In a large bowl, add the butter, brown sugar, and white sugar together with electric beaters on medium-high speed until smooth and creamy (about 2 minutes). Add the eggs and vanilla, and beat on high speed for a further 2 minutes. Scrape down the sides and bottom of the bowl, then pour in the melted chocolate and mix on medium-high speed for 2 full minutes.
Add in the flour, cocoa powder, coffee and baking powder and beat on low speed until just combined. Cover the bowl with clingfilm and refrigerate the dough for 20 minutes.
Meanwhile, preheat the oven to 180°C (160 fan-forced) and line 2 large baking trays with baking paper.
Once chilled, roll the dough into roughly golf ball sized balls and place on the tray, leaving room to spread (I fit about 6 per tray). Bake for approximately 12 minutes or until the edges appear set and the top has a cracked appearance (don’t worry that the centre is soft, it will set as it cools). Remove from the oven and leave to cool. Enjoy!
Cookies will keep in an airtight container at room temperature for up to a week (but I doubt they’ll last that long!)
Recipe adapted from ‘My Favorite Brownie Cookies’ on Sally’s Baking Blog.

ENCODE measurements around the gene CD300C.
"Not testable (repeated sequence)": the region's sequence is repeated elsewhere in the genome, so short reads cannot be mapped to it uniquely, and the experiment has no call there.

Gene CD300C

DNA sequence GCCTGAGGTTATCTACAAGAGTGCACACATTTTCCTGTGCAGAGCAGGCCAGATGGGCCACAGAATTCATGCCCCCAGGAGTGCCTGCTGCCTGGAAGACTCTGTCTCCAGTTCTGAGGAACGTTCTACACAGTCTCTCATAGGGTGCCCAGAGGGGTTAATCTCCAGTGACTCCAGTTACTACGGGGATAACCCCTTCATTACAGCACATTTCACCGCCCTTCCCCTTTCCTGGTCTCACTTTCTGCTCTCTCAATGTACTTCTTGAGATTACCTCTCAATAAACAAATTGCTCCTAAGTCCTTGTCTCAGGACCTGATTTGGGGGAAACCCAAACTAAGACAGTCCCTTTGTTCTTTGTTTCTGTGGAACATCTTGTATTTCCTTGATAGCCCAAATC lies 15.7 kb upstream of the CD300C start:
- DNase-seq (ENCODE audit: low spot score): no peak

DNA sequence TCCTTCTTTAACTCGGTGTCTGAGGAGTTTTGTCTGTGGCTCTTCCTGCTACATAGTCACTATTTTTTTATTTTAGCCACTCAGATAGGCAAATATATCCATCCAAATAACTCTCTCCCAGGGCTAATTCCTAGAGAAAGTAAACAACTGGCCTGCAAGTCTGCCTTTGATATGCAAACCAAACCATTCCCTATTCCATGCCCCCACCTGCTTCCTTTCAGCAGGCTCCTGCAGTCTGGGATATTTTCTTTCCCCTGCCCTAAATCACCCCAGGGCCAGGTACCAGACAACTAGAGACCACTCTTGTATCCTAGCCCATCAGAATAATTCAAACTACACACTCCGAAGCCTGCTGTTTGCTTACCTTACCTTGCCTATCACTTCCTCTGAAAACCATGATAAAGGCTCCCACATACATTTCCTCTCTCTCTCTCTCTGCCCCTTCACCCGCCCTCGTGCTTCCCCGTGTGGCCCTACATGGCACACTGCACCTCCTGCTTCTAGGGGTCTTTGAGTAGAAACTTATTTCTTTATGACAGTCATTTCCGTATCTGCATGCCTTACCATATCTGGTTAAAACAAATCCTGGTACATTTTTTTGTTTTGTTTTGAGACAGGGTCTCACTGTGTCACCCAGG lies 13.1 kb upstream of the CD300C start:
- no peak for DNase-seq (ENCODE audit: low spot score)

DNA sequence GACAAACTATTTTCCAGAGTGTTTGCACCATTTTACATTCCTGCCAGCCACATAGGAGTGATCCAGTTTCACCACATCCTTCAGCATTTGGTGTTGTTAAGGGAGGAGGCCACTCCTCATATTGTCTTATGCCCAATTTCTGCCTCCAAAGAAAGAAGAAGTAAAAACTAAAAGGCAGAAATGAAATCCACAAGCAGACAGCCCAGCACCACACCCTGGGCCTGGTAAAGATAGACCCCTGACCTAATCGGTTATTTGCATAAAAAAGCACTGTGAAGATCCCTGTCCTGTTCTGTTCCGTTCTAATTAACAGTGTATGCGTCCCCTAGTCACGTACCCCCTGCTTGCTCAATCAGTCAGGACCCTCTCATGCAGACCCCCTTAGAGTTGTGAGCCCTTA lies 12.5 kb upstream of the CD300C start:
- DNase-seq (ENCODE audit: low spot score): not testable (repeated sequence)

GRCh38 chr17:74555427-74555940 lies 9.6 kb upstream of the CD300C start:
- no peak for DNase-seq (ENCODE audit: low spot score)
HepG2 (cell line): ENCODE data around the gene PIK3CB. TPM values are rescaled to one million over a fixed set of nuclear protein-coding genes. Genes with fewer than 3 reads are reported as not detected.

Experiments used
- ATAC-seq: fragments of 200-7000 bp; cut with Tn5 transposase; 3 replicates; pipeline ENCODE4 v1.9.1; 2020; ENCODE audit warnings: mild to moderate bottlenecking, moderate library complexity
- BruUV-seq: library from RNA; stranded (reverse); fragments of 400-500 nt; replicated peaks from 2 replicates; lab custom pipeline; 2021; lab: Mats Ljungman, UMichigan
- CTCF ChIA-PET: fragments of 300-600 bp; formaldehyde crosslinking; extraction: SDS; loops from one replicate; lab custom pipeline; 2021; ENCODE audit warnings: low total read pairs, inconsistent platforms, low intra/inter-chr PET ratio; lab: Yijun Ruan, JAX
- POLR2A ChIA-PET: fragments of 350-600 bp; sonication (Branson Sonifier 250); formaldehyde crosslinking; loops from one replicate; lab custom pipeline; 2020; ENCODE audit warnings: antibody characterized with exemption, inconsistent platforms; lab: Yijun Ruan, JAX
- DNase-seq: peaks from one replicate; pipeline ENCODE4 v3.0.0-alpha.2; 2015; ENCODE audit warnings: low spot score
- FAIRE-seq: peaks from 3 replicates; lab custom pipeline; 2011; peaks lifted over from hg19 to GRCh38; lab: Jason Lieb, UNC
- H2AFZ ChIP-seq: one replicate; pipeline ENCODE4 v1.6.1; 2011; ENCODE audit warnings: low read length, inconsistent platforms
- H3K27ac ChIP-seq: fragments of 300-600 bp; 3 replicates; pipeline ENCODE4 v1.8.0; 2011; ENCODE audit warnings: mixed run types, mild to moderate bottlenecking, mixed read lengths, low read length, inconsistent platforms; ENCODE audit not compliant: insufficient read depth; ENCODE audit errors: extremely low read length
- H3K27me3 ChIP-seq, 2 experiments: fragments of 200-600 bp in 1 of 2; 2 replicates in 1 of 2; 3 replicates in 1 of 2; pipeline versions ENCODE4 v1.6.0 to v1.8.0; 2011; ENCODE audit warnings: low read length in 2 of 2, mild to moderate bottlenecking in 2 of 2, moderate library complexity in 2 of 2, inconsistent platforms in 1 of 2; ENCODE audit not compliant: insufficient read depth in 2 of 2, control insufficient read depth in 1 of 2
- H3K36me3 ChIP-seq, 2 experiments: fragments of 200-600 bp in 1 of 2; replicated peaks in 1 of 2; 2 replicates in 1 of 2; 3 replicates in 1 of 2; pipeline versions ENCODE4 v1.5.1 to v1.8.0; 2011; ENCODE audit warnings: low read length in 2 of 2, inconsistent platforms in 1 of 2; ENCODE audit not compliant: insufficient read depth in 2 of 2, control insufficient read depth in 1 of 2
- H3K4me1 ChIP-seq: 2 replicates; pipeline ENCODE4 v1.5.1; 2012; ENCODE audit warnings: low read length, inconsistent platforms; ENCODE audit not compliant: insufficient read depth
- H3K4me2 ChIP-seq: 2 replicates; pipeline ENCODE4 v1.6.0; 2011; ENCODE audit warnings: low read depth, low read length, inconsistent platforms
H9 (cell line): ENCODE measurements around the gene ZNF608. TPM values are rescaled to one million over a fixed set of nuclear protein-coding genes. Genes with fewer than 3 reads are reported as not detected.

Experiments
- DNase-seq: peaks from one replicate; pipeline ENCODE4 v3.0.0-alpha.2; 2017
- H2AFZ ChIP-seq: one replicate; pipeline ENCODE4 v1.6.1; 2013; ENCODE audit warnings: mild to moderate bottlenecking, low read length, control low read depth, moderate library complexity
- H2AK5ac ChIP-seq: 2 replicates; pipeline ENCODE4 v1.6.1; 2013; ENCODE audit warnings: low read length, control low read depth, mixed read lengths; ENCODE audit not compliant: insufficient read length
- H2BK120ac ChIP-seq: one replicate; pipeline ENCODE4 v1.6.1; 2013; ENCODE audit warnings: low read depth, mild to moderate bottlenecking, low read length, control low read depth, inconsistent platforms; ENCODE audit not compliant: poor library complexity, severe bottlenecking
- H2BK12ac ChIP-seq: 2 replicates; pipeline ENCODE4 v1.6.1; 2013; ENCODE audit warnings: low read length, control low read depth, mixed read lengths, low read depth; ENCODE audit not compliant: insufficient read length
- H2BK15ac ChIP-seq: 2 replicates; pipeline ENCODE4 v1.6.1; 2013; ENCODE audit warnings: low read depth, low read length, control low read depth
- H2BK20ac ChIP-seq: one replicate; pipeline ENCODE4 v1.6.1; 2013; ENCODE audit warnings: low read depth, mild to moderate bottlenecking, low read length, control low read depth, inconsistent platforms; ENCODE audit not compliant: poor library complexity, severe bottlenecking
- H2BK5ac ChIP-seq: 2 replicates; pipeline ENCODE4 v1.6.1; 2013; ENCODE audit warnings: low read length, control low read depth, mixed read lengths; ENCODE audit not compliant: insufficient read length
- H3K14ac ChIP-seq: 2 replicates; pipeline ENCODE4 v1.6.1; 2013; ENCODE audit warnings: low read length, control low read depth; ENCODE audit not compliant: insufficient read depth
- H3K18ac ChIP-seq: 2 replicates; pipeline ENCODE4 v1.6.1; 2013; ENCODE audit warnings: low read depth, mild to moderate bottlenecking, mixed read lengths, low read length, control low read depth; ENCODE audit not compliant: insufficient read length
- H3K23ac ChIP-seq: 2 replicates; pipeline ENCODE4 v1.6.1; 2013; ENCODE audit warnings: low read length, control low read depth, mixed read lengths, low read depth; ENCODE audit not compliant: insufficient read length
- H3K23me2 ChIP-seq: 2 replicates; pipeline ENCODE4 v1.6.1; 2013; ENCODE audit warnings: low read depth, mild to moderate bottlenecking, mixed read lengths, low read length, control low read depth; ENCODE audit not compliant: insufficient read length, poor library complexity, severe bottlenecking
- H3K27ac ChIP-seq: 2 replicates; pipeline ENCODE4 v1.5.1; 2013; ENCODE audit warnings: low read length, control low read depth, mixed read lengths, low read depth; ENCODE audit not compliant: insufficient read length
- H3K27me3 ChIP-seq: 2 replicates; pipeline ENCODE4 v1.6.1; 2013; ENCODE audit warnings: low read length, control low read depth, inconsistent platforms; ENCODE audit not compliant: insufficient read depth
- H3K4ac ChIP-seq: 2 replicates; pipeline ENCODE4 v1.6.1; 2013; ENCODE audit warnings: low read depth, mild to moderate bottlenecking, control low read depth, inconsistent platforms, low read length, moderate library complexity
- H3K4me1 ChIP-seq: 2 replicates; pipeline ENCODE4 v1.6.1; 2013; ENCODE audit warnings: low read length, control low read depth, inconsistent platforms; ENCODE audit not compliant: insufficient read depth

These chicken and pesto pot pies are absolutely delicious and surprisingly quick, as they use both pre-bought pesto and pastry. Feel free to add/change the veggies as you like.
Ingredients (makes 6) 450-500g chicken thighs, chopped 40g butter 1 leek (white part only), thinly sliced ½ carrot, chopped finely 1 clove of garlic, chopped finely 4 button mushrooms, sliced 2 tablespoons plain flour ¾ cup chicken stock ¾ cup thickened cream 2 tablespoons basil pesto 2 sheets frozen puff pastry, thawed Milk, to brush
Method Pan fry your chicken over a medium-high heat until just cooked through. Set aside.
Preheat the oven to 180°C (160 fan-forced).
Melt the butter in a pan over medium-low heat. Add the leek and carrot and cook, stirring, for 5 minutes or until soft. Add the garlic and mushrooms and cook for 1 minute, then add the flour and stir for a further minute. Gradually stir in the chicken stock, then bring the mixture to simmer. Add the cream and cook for 3 minutes, stirring, until thickened. Allow to cool slightly, then stir in pesto and season to taste. Add the cooked chicken and stir to combine.
Using your ramekins as a stencil, cut 6 pie lids from the puff pastry sheets. Fill each ramekin with the pie mixture and then top with a pastry lid. Make a small hole in the centre to allow steam to escape. Decorate as desired using pastry offcuts (I put initials on mine). Brush each pie lid with milk. Bake for 15-20 minutes or until golden. Enjoy!
Recipe adapted from ‘Chicken Pesto Pies’ in delicious. More Please (2010)